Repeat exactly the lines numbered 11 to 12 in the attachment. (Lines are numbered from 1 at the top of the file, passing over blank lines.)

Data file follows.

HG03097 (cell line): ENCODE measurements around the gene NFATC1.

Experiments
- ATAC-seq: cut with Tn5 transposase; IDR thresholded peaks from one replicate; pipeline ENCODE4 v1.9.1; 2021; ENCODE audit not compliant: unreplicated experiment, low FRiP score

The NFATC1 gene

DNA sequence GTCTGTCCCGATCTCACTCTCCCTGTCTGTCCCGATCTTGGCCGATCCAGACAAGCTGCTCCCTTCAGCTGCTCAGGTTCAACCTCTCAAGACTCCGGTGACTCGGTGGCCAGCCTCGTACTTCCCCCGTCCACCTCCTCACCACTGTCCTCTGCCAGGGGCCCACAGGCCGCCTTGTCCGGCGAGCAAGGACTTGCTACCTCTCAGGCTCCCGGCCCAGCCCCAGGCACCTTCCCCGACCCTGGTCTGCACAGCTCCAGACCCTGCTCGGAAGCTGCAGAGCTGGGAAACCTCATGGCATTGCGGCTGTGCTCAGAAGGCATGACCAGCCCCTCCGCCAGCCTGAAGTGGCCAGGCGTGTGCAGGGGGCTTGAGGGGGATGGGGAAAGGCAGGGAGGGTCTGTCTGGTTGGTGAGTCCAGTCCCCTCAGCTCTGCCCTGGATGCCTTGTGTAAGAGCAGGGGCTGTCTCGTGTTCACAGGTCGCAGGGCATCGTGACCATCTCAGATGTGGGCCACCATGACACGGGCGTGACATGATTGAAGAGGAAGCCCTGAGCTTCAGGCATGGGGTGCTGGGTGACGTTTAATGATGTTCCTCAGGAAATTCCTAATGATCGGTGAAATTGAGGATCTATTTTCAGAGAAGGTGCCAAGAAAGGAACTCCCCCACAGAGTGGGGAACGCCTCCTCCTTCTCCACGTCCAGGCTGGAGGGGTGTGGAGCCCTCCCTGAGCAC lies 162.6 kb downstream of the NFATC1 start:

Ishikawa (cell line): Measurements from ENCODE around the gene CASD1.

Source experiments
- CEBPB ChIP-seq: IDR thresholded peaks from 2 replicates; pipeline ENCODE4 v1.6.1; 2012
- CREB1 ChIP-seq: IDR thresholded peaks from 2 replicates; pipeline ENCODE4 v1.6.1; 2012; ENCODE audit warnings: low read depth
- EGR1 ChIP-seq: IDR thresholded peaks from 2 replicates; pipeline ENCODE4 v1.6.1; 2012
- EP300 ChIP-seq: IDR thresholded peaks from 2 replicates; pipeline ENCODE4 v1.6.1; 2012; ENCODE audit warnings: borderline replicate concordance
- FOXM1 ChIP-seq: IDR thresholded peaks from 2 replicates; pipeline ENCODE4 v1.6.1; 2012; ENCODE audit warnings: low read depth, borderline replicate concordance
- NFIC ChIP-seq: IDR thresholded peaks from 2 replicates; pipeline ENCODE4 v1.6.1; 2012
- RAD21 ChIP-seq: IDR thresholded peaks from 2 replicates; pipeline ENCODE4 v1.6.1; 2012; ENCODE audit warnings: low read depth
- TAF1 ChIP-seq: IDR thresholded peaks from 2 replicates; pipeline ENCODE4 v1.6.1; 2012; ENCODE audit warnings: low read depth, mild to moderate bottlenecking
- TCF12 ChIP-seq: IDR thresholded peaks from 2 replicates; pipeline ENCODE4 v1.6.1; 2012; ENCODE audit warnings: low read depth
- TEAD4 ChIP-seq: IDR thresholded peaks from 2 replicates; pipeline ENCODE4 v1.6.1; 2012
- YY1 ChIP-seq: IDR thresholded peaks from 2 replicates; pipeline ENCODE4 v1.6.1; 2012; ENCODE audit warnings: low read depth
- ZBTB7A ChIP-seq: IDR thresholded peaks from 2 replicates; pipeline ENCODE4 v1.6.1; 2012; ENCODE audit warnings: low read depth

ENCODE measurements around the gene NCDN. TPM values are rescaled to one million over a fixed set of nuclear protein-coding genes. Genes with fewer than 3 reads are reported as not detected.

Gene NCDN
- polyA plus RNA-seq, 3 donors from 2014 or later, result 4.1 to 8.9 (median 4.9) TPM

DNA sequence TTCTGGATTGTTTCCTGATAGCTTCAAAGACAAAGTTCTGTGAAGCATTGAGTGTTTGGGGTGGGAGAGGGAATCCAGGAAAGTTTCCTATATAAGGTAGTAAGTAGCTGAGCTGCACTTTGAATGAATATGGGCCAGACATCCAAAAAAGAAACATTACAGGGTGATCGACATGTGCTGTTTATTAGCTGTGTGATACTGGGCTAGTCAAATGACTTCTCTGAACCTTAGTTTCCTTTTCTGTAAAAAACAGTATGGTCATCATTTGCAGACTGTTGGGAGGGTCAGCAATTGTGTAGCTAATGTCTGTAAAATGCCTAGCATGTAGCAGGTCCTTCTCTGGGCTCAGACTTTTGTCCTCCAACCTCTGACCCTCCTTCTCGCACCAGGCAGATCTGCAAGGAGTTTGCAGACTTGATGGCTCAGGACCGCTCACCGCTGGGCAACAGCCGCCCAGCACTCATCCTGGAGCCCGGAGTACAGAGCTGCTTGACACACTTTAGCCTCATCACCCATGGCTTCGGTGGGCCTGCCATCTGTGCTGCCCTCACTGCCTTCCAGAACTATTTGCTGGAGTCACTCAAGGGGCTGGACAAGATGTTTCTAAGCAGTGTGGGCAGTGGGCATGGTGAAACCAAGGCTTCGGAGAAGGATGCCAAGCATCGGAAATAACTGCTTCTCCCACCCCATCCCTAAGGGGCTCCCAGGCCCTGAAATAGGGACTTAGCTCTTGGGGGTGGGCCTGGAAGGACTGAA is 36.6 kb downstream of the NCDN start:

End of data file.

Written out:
- EP300 ChIP-seq: IDR thresholded peaks from 2 replicates; pipeline ENCODE4 v1.6.1; 2012; ENCODE audit warnings: borderline replicate concordance
- FOXM1 ChIP-seq: IDR thresholded peaks from 2 replicates; pipeline ENCODE4 v1.6.1; 2012; ENCODE audit warnings: low read depth, borderline replicate concordance